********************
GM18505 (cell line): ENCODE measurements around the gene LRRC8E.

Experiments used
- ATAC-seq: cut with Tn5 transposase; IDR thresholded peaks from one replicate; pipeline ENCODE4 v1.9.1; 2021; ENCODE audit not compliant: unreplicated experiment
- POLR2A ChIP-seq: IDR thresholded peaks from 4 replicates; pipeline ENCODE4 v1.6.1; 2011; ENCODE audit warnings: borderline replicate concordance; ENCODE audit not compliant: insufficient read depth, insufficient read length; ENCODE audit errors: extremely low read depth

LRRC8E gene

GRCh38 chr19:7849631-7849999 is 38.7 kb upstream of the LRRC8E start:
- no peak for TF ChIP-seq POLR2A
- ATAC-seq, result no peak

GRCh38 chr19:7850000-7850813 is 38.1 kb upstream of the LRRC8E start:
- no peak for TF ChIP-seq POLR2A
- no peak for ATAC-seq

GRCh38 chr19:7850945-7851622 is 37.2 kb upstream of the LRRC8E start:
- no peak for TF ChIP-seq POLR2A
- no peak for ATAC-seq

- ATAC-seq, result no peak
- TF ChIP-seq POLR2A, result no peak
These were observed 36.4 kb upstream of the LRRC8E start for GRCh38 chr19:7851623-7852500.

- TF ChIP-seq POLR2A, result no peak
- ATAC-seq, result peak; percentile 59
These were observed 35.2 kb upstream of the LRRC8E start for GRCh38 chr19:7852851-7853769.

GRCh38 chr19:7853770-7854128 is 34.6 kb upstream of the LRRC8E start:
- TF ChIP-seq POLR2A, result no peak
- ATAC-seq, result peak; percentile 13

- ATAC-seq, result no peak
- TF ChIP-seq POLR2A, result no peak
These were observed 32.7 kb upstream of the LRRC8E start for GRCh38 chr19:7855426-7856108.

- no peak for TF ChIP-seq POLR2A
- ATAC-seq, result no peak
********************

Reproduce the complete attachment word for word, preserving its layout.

GM18505 (cell line): ENCODE measurements around the gene LRRC8E.

Experiments used
- ATAC-seq: cut with Tn5 transposase; IDR thresholded peaks from one replicate; pipeline ENCODE4 v1.9.1; 2021; ENCODE audit not compliant: unreplicated experiment
- POLR2A ChIP-seq: IDR thresholded peaks from 4 replicates; pipeline ENCODE4 v1.6.1; 2011; ENCODE audit warnings: borderline replicate concordance; ENCODE audit not compliant: insufficient read depth, insufficient read length; ENCODE audit errors: extremely low read depth

LRRC8E gene

GRCh38 chr19:7849631-7849999 is 38.7 kb upstream of the LRRC8E start:
- no peak for TF ChIP-seq POLR2A
- ATAC-seq, result no peak

GRCh38 chr19:7850000-7850813 is 38.1 kb upstream of the LRRC8E start:
- no peak for TF ChIP-seq POLR2A
- no peak for ATAC-seq

GRCh38 chr19:7850945-7851622 is 37.2 kb upstream of the LRRC8E start:
- no peak for TF ChIP-seq POLR2A
- no peak for ATAC-seq

- ATAC-seq, result no peak
- TF ChIP-seq POLR2A, result no peak
These were observed 36.4 kb upstream of the LRRC8E start for GRCh38 chr19:7851623-7852500.

- TF ChIP-seq POLR2A, result no peak
- ATAC-seq, result peak; percentile 59
These were observed 35.2 kb upstream of the LRRC8E start for GRCh38 chr19:7852851-7853769.

GRCh38 chr19:7853770-7854128 is 34.6 kb upstream of the LRRC8E start:
- TF ChIP-seq POLR2A, result no peak
- ATAC-seq, result peak; percentile 13

- ATAC-seq, result no peak
- TF ChIP-seq POLR2A, result no peak
These were observed 32.7 kb upstream of the LRRC8E start for GRCh38 chr19:7855426-7856108.

- no peak for TF ChIP-seq POLR2A
- ATAC-seq, result no peak